Cami was adopted by Carol Mitchell. Prior to that she had two bad placements and waited a long time to find the right one — Carol. They had a few good years together. Cami was much loved.
Coffee was adopted by Joan and Paul Athey at age 11. She was a brood mama. For the time she lived with the Atheys, she was much loved and well cared for. Coffee had a gentle disposition and I was fortunate to spend some time with her.
Anabel was adopted and fiercely loved by Glenda Taylor. Anabel was a spunky girl who while was not allowed on the bed at home took liberties at my house. She will be greatly missed by the greater greyhound family.
Rusty was adopted by animal advocate Susan Via at 10 weeks old and almost celebrated his 13th birthday. He suffered from numerous maladies but was a happy-go-lucky boy who always received the best veterinary care. His family misses him very much.
Donut was a sweetheart who belonged to Judith Weiser. Donut and Jett were an item and often sat on the same dog bed together and drank from the same water dish at the same time. Donut would spend every Tuesday at A Tucson Tail lounging on the couch all day; it was her domain. She was so loved.
??? A Source, never reveal your source and so even in death I won’t name the person who planted the seed and gave specific direction about the misuse of steroids at the local greyhound track. R.I.P.
Libby O’Leary was a long-time greyhound adopter and volunteer. She always had a smile on her face. She also joined the Beading Divas in their monthly bracelet making bees until she became too frail and moved across town.
Carter spent a lot of time at A Tucson Tail as his person traveled frequently. He was 100% good boy and while he got along well with Jett, he was Girlfriend’s bodyguard. Wherever she was, Carter could be found nearby. My heart aches as I miss his tender male juju.
Jean Rettus was the life of the party, an ex-New Yorker with a heart of gold and a house full of dogs and cats. Jean had a great sense of humor, an infectious laugh and I miss my friend.
Calvin the beagle was A Tucson Tail’s first non-greyhound client. He started coming at 10 years old and passed at 13. He was a devilish character always in search of dropped food, a lively barker and a furry love bug; he and Jett were pals.
Marcelle Cox was a greyhound adopter and volunteer. Because of her cheerful demeanor she led outreach efforts for Southern Arizona Greyhound Adoption. During her last months, she skydived because it was on her bucket list. Brave lady!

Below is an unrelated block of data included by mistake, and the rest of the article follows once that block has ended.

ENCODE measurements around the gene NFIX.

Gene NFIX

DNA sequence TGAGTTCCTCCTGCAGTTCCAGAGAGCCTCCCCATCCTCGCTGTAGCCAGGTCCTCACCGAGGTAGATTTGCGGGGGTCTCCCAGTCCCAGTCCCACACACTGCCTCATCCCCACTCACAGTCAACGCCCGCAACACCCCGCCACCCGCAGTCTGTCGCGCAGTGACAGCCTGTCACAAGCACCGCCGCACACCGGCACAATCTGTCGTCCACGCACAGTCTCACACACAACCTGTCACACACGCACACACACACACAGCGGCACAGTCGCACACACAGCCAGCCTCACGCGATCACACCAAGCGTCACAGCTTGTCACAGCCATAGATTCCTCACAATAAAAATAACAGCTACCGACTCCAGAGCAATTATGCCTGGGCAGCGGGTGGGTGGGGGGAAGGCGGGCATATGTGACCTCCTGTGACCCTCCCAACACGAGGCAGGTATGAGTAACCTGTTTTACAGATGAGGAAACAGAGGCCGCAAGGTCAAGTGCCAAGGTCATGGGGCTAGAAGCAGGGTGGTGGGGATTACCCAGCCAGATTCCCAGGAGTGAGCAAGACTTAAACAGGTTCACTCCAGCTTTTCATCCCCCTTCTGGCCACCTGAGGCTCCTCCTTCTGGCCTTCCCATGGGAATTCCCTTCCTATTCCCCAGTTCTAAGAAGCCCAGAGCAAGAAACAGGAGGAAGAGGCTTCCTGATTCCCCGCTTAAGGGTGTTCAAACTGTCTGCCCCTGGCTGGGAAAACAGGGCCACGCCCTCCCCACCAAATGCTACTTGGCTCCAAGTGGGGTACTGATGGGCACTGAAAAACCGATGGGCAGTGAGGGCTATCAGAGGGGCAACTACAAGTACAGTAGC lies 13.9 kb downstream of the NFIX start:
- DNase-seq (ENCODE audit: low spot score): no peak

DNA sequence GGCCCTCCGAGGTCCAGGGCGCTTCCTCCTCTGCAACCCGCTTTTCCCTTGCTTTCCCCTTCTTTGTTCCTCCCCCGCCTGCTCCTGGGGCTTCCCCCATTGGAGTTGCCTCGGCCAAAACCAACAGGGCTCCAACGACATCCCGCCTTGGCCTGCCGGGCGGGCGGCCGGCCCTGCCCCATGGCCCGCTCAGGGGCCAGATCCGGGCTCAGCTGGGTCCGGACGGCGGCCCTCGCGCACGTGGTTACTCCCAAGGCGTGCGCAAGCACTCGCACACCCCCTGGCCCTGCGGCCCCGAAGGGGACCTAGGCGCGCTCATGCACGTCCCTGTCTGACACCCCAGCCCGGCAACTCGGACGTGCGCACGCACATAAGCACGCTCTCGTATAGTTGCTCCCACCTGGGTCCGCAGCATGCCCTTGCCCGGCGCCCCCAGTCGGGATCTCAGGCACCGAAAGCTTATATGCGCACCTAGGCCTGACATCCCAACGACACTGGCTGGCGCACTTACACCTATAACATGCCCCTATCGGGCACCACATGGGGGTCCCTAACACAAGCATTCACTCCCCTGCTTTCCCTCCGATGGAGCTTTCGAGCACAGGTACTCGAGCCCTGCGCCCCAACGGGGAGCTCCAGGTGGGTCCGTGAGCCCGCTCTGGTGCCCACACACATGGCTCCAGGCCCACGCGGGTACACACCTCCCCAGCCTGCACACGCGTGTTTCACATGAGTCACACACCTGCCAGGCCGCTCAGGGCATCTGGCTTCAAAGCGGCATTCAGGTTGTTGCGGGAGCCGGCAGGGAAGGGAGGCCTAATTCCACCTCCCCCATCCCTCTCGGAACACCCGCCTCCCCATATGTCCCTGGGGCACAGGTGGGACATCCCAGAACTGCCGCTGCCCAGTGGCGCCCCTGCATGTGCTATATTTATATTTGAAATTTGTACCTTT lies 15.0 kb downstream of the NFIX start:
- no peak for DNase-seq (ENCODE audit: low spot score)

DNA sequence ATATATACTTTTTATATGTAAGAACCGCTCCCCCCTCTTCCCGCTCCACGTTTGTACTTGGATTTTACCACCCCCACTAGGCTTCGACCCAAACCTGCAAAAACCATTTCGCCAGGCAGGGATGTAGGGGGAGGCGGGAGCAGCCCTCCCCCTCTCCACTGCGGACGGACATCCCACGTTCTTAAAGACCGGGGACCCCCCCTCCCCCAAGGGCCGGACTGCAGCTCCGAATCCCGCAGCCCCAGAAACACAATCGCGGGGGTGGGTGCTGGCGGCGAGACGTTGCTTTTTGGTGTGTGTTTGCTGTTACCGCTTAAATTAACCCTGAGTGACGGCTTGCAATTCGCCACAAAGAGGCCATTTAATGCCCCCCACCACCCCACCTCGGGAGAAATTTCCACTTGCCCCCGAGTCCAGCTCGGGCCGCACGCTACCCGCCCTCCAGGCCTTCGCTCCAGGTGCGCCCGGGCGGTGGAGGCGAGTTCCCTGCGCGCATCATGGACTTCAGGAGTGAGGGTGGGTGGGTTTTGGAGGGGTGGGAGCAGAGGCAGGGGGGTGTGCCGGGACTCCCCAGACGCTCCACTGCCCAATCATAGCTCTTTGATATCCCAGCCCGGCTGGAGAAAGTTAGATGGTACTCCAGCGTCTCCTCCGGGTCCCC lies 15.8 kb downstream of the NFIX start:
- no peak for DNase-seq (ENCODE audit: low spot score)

Rider and Opal were the inspiration for Beading Divas Bracelets. In 2008 greyhound adopter Lizzie Mead was in a 5-car hit and run accident. Both Rider and Opal suffered $14,300 in vet bills. Rider’s spleen was removed and he had hundreds of stitches and Opal’s eye was partially dislodged and her paws were torn. Amazingly, they survived and thrived for years to come.
Opa and Riley belonged to fellow Beading Diva Michelle Caillet. Both hounds were excellent hosts. I’m quite sure they are now whooping it up at the Rainbow Bridge.
Tumble was a long-time foster of Tucson Cold Wet Noses. His person was unable to walk so I volunteered to walk Tumble for what I was told would be about three months. Tumble was diagnosed with cancer. He surprised us all and lived nine months and most days I walked him twice a day and sometimes Libra Pena walked him too.
Callie Rose was my brother’s dog. He found her at the pound in Florida the day before she was going to be killed because she was so fearful. Callie found love at last.
Quinn Jose was my first foster that I didn’t fail (i.e. adopt). He was a big black hunk of love adopted by Cheryl Bennett who went on to foster and adopt many more greyhounds.
Luna was a pittie who melted my heart. She was found wandering around the UA. Judy Olsen and son Nick showered Luna Balluna with love for the rest of her life.
Saffron, a sweet girl, spent time here. Her adopter was Loren Dawn. Saffron and Girlfriend were friends and GF would spend time at Saffron’s house too. Together they shared the couch.
Buddy was an amazing greyhound as he achieved service dog status under the tutelage of his adopter Diana Hansen and Handi-Dogs. He took his service dog duties seriously as an outstanding ambassador for Tucson greyhounds. He left us far too soon.
Found running the streets, Frankie was adopted by Edie Jarolim, a first-time adopter. Frankie inspired a video, a blog – Will My Dog Hate Me? And the book, Am I Boring My Dog? He’s immortal.
Harmony was a peach of a greyhound adopted by Cynthia David. Harmony had an overbite so when she smiled, to the uninitiated, she seemed a little scary but to the rest of us – she lit up the room.